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Old October 18, 2017, 09:56 AM   #76
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It is all made irrelevant by the professional, brutal predator who only telegraphs his intent when he strikes from ambush. The Tueller drill is a decent training tool, but if you know what is coming what benefit are you getting from it? Keep it in the context that it was originally developed for, giving you an articulable basis for action with a displayed weapon.

A lot of LE training is designed around the need to be able to articulate why you did this or that in response to a given stimulus.
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Old October 18, 2017, 10:48 AM   #77
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It is all made irrelevant by the professional, brutal predator who only telegraphs his intent when he strikes from ambush. The Tueller drill is a decent training tool, but if you know what is coming what benefit are you getting from it? Keep it in the context that it was originally developed for, giving you an articulable basis for action with a displayed weapon.

A lot of LE training is designed around the need to be able to articulate why you did this or that in response to a given stimulus.
Well you can't go around with your pistol drawn and pointing at everyone. It tends to be frowned upon in polite society.
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Old October 18, 2017, 01:45 PM   #78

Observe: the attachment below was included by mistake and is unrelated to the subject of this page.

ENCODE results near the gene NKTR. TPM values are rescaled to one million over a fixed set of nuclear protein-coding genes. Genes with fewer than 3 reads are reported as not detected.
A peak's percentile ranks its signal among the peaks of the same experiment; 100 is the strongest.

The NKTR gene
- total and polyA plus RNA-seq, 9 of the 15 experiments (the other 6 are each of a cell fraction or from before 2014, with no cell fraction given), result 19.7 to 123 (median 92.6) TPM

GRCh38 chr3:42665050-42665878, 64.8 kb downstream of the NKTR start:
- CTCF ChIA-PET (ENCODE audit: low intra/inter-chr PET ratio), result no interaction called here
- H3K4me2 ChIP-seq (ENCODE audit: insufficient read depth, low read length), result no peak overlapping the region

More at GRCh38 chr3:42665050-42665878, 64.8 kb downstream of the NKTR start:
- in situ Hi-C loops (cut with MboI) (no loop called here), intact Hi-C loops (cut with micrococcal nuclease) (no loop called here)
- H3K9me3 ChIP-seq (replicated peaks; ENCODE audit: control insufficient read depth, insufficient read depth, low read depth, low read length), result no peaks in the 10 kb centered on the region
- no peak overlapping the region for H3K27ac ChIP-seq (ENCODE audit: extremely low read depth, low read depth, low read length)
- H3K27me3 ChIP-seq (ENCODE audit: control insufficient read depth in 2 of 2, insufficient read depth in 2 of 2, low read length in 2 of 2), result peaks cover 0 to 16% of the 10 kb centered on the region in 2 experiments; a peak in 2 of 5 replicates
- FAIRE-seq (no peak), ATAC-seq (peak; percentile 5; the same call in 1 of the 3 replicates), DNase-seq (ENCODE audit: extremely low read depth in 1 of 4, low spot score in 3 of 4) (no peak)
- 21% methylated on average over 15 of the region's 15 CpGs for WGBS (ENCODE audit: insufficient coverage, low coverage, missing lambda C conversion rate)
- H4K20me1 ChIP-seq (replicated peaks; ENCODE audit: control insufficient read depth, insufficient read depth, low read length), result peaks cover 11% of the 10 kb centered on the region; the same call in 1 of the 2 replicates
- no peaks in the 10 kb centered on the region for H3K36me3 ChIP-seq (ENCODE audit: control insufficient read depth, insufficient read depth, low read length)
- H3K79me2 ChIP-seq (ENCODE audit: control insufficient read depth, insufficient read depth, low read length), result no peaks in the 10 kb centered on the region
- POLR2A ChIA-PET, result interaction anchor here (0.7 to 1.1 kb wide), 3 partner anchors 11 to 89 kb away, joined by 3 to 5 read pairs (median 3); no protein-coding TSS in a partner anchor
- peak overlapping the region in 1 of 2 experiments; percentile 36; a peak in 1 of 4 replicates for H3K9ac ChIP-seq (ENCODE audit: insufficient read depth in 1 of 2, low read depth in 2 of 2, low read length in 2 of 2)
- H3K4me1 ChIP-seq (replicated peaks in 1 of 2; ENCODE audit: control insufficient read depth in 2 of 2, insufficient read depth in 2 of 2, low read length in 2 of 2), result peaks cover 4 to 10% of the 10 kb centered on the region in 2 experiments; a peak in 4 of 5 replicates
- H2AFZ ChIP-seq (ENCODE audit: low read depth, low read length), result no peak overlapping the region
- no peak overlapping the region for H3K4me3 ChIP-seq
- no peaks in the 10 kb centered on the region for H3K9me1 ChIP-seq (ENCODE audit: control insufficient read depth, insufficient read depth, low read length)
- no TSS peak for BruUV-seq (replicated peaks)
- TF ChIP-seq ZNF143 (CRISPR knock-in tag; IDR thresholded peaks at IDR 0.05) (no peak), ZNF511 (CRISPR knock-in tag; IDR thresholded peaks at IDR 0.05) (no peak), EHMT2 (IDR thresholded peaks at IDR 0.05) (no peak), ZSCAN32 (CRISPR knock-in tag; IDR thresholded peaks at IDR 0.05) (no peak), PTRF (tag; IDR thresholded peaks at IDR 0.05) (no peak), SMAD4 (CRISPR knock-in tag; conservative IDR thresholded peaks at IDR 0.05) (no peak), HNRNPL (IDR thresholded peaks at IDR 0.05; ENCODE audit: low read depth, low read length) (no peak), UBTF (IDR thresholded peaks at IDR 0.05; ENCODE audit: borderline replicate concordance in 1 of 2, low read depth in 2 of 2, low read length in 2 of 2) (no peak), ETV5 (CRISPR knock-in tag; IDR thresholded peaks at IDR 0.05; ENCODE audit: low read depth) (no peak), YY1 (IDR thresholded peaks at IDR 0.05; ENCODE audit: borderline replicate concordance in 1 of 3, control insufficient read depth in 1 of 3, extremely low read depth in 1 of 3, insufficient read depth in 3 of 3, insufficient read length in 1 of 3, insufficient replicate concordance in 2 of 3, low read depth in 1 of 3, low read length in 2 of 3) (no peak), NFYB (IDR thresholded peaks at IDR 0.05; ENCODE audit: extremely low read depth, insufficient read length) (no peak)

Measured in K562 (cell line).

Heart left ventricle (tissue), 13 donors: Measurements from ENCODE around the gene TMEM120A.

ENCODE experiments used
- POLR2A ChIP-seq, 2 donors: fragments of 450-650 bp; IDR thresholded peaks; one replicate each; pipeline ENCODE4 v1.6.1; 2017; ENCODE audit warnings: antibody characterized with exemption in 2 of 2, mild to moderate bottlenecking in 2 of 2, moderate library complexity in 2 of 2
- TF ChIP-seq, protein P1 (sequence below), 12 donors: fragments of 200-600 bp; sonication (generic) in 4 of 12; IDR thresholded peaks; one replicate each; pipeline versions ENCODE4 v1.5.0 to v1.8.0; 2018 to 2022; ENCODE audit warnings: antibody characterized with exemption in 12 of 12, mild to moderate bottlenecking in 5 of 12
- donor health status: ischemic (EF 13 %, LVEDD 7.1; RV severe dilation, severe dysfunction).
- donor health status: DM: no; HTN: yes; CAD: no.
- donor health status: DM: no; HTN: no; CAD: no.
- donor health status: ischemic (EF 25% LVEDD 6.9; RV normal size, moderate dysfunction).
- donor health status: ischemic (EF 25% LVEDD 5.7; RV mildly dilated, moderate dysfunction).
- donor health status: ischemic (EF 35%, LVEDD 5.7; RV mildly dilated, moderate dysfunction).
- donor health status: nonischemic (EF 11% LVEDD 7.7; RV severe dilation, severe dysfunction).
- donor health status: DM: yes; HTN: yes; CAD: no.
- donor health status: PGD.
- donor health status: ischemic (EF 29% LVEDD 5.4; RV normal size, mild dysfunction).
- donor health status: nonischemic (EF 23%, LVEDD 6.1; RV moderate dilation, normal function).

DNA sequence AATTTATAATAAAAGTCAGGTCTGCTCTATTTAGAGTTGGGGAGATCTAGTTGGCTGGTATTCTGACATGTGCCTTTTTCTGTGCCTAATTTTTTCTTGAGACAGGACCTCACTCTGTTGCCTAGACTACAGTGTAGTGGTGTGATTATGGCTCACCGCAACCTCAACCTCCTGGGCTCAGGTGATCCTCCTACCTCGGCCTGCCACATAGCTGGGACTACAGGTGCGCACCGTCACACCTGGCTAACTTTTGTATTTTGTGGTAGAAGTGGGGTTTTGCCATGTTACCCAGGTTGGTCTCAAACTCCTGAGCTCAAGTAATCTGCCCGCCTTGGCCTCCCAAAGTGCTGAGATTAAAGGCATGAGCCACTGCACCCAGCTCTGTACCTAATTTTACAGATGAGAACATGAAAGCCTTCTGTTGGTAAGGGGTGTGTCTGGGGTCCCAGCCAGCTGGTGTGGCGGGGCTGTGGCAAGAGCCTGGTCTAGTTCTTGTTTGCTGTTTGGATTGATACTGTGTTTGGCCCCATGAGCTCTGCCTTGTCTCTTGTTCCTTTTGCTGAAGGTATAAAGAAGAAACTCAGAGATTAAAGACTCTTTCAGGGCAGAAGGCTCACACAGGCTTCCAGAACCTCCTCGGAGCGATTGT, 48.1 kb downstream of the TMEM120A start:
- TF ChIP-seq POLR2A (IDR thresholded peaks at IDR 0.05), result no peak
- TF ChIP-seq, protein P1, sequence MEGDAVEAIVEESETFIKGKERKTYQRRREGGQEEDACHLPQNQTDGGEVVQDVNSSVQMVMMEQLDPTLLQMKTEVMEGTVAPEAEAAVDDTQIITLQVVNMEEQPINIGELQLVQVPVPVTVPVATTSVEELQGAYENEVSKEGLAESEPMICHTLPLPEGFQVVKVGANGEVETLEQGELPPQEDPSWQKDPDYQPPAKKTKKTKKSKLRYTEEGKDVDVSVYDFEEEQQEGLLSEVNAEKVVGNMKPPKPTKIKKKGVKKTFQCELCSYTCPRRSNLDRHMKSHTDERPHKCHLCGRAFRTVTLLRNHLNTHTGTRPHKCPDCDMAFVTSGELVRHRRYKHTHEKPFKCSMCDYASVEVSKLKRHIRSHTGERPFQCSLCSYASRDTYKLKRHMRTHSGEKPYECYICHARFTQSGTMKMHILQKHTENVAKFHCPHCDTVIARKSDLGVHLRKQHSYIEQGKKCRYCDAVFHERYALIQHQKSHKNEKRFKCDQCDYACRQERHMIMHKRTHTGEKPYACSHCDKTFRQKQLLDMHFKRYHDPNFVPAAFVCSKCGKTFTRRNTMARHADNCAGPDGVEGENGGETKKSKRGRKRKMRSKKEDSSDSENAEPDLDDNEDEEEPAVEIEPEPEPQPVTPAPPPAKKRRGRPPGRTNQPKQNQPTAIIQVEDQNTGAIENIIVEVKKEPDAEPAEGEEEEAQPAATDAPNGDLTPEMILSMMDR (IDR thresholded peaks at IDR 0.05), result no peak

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Less attention on how a "drill" can be configured to fool people in a training environment ...

... and perhaps more thought to how we might be less susceptible to being caught by surprise to the extent that we may never recover enough to catch up in identifying the nature of our attacker, and the actual manner & extent of the "threat", and where our "attacker" is in his own OODA Loop.

It's not just "draw speed" that matters (and it's actually a much less important criteria outside the classroom, and off the gaming range, than some folks might like to think).

Our first "reaction" is being sufficiently aware to be able to Observe & Orient, and then our training (including both knowledge and skillset) can help with the Decide part of things ... and then the circumstances involved, and our sustained skillset development, might help with the Act.

It's not just a matter of 'slapping leather' (or plastic), even though many folks who own shot timers might like to lean that way.